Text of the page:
It’s part of a new study launched by University of Saskatchewan (USask) researchers who want to understand people’s thoughts about the effectiveness of public health messaging and the perceived risk of COVID-19 in their lives over the next four months.
“We’re really trying to capture the public's voice and their viewpoints when it comes to the COVID-19 outbreak. As public health researchers and practitioners, we aim to create public health messages and guidelines that are evidence based. The other big piece is the public's understanding — making sure that our messaging isn't just accurate, but that it's also effective,” says Dr. Patrick Seitzinger (MD, MPH), a physician and graduate from the USask School of Public Health and one of the four researchers involved in the project.
“This study is about trying to capture that second piece by collecting data on the perspectives, viewpoints and behaviours of the public to see if the evolving strategies are effective and how they can be improved.”
Dr. Jenny Basran (MD) of the USask College of Medicine is leading the multidisciplinary study. In addition to Seitzinger and Basran, the team includes Western College of Veterinary Medicine (WCVM) researcher Dr. Cheryl Waldner (DVM, PhD) and Dr. Nathaniel Osgood (PhD) of the USask College of Arts and Science’s Department of Computer Science.
This research project is leveraging USask’s expertise in public health and disease modelling. Results will help to guide the province’s public health strategies for the COVID-19 pandemic as well as for future outbreaks.
The project is designed to be easy and convenient for participants who can fill in the five-minute surveys whenever they have time. People can access the survey through the Ethica smartphone app, an end-to-end research platform that was created by members of Osgood’s computer science team.
This study is unique in that it combines self-reporting surveys and GPS data into one project, says Seitzinger. If users enable the location data feature, the GPS data will help researchers better understand trends among the population and their patterns of mobility across the province.
“The location information can provide a lot of context about the risk of disease spread without being invasive,” says Waldner. “It is not about tracking individuals and seeing where each individual is going — it’s about how population movement is changing over time.”
While Waldner primarily studies antimicrobial resistance, she has a background in public health and has worked on infectious disease modelling for the 2009 H1N1 influenza pandemic as well as for the current COVID-19 pandemic.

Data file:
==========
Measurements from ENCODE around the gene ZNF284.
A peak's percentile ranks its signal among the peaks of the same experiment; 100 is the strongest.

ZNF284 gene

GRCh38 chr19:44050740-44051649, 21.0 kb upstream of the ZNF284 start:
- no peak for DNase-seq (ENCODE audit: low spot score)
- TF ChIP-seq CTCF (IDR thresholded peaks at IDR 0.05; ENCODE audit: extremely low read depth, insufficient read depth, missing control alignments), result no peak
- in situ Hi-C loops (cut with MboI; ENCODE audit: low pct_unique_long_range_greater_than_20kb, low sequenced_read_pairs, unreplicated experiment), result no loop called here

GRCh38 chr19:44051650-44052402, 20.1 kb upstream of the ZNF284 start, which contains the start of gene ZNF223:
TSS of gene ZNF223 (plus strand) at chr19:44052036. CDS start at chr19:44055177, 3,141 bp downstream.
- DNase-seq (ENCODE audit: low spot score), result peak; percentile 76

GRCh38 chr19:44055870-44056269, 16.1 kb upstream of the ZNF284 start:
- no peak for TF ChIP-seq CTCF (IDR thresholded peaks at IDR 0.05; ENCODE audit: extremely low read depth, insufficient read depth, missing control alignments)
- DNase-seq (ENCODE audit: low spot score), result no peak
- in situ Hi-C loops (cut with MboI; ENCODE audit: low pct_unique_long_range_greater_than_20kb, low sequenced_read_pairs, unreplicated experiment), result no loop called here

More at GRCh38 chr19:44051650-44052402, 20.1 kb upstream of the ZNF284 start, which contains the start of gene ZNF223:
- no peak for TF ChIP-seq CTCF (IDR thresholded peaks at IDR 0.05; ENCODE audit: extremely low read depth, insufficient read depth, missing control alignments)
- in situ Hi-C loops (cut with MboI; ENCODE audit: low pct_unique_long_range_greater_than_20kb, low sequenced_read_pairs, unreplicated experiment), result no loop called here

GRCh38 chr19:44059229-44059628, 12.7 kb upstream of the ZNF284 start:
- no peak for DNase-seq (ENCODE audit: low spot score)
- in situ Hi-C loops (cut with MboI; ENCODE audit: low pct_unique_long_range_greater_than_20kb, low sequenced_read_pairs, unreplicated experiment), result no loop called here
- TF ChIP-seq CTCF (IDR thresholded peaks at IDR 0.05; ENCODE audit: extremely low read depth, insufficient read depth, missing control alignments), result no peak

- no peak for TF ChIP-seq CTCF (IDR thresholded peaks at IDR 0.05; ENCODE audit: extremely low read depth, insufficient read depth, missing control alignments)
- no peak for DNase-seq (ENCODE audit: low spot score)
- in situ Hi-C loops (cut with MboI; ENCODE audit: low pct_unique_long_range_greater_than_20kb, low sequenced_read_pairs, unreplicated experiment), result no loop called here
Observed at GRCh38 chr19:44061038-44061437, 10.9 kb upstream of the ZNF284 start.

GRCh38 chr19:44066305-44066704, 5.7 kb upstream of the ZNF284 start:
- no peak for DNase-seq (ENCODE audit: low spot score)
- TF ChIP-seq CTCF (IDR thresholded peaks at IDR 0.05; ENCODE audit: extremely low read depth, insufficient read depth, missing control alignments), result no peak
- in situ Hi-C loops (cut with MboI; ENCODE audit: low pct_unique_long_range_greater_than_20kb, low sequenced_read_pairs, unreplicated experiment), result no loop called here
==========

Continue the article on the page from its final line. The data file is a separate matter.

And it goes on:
“I work in a lot of different areas, but the theme that ties all of it together is tools to inform decision-making around population health,” says Waldner. In a previous project, she and Seitzinger collaborated with Osgood to adapt the smartphone tool for studying foodborne infectious disease in Saskatchewan.
With participants' responses to the online questions, researchers can use the information to create predictive models and to inform public health strategies and messaging. Although USask researchers are conducting this project independently, they plan to share their findings with Saskatchewan’s public health practitioners.
“I realize that the viewpoints of the public are diverse,” says Seitzinger. “To me, it's really necessary to understand what's going on in the minds of the people across Saskatchewan so that we can make sure that our public health strategies align with the specific needs of the population.”
The study is open to adult participants in Saskatchewan who have access to a smartphone or computer with internet access. As a first step, participants will complete one very short survey per day for the first five days of the study to collect baseline information on risk perceptions, behaviours and knowledge about COVID-19.
In subsequent weeks, participants will complete two mini-surveys that will gauge any changes in mask use practices, social contacts and viewpoints on COVID-19 vaccination. If participants experience COVID-related symptoms, the surveys will also seek to understand the respondents’ experience with the illness and any long-term effects on their health.
At any point during the study, participants can decide not to answer a questionnaire without affecting their status in the project. They’re also free to withdraw from the study at any point.
The researchers plan to publish their findings in an academic journal and share their results with Saskatchewan residents. The project is financially supported by USask.Visit the research project’s web site for more information and to learn how to participate in the study.